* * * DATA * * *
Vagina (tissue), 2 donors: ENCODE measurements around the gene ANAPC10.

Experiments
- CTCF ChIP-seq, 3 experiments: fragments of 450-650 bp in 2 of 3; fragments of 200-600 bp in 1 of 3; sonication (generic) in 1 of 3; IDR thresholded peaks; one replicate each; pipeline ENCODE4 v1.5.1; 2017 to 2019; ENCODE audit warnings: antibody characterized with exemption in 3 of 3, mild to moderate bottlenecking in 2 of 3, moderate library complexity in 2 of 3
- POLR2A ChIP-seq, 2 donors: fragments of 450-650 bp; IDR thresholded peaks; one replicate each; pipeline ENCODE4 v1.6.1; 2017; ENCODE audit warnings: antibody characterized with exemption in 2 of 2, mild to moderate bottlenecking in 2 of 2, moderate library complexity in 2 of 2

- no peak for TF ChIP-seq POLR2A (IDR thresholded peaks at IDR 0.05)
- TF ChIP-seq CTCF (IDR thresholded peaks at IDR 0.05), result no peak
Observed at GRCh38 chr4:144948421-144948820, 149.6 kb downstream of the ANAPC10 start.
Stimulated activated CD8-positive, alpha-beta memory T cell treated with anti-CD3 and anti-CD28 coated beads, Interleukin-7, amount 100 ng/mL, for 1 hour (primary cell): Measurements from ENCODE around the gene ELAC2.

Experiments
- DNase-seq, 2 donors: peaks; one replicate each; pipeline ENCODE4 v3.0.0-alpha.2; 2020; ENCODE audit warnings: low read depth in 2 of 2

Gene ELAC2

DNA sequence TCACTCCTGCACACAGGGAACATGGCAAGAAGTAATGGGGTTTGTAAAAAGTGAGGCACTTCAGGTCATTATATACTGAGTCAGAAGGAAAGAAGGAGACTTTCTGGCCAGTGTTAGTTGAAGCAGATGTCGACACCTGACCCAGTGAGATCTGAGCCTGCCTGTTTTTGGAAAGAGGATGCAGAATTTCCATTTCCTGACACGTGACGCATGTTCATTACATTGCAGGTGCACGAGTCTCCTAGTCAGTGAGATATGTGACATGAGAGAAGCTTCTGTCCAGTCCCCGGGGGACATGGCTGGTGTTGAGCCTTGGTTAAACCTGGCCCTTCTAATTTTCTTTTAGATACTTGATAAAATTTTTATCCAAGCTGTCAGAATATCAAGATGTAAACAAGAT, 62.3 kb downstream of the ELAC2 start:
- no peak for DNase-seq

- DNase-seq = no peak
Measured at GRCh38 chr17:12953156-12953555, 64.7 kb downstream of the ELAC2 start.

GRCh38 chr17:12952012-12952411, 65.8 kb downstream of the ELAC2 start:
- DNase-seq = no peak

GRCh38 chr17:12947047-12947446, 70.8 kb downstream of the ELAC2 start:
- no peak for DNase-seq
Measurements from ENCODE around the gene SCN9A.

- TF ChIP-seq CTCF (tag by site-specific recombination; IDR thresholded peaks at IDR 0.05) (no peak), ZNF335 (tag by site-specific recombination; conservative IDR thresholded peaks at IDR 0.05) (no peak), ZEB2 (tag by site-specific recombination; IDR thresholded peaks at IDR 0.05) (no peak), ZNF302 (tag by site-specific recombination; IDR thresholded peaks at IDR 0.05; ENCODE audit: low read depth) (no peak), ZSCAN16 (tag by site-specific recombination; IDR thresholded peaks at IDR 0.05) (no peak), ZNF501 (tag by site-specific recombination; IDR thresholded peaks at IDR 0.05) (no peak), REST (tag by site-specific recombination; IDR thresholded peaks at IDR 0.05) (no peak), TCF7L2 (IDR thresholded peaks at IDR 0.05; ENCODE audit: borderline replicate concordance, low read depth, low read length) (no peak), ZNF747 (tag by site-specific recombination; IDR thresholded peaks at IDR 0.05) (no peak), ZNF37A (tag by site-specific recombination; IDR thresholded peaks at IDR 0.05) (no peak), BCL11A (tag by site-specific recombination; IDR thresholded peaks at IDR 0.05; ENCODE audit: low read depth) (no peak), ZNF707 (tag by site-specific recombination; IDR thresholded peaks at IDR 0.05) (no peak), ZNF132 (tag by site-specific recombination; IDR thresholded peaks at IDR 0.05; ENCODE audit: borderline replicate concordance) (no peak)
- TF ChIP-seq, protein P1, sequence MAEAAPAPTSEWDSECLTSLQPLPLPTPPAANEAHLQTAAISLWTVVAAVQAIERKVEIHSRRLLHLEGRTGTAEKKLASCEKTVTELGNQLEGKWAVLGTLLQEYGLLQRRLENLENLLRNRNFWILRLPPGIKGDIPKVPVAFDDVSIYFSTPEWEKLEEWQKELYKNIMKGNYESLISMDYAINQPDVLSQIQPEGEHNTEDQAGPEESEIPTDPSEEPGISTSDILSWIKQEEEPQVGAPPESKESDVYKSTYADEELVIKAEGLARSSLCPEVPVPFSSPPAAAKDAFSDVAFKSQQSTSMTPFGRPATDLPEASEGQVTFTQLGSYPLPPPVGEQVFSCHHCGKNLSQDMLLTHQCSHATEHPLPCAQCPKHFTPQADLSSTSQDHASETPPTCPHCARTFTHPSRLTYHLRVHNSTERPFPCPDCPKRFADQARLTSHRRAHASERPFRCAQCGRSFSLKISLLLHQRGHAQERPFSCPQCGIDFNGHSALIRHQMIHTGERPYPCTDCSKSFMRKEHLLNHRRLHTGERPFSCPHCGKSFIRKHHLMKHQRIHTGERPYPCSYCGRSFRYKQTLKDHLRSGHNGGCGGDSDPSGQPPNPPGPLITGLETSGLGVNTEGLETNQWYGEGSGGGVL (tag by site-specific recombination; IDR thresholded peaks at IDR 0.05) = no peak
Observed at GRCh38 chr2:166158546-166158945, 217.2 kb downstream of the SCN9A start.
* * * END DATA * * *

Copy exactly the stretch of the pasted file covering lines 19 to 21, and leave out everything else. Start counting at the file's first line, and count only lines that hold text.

- no peak for DNase-seq
Measurements from ENCODE around the gene SCN9A.

- TF ChIP-seq CTCF (tag by site-specific recombination; IDR thresholded peaks at IDR 0.05) (no peak), ZNF335 (tag by site-specific recombination; conservative IDR thresholded peaks at IDR 0.05) (no peak), ZEB2 (tag by site-specific recombination; IDR thresholded peaks at IDR 0.05) (no peak), ZNF302 (tag by site-specific recombination; IDR thresholded peaks at IDR 0.05; ENCODE audit: low read depth) (no peak), ZSCAN16 (tag by site-specific recombination; IDR thresholded peaks at IDR 0.05) (no peak), ZNF501 (tag by site-specific recombination; IDR thresholded peaks at IDR 0.05) (no peak), REST (tag by site-specific recombination; IDR thresholded peaks at IDR 0.05) (no peak), TCF7L2 (IDR thresholded peaks at IDR 0.05; ENCODE audit: borderline replicate concordance, low read depth, low read length) (no peak), ZNF747 (tag by site-specific recombination; IDR thresholded peaks at IDR 0.05) (no peak), ZNF37A (tag by site-specific recombination; IDR thresholded peaks at IDR 0.05) (no peak), BCL11A (tag by site-specific recombination; IDR thresholded peaks at IDR 0.05; ENCODE audit: low read depth) (no peak), ZNF707 (tag by site-specific recombination; IDR thresholded peaks at IDR 0.05) (no peak), ZNF132 (tag by site-specific recombination; IDR thresholded peaks at IDR 0.05; ENCODE audit: borderline replicate concordance) (no peak)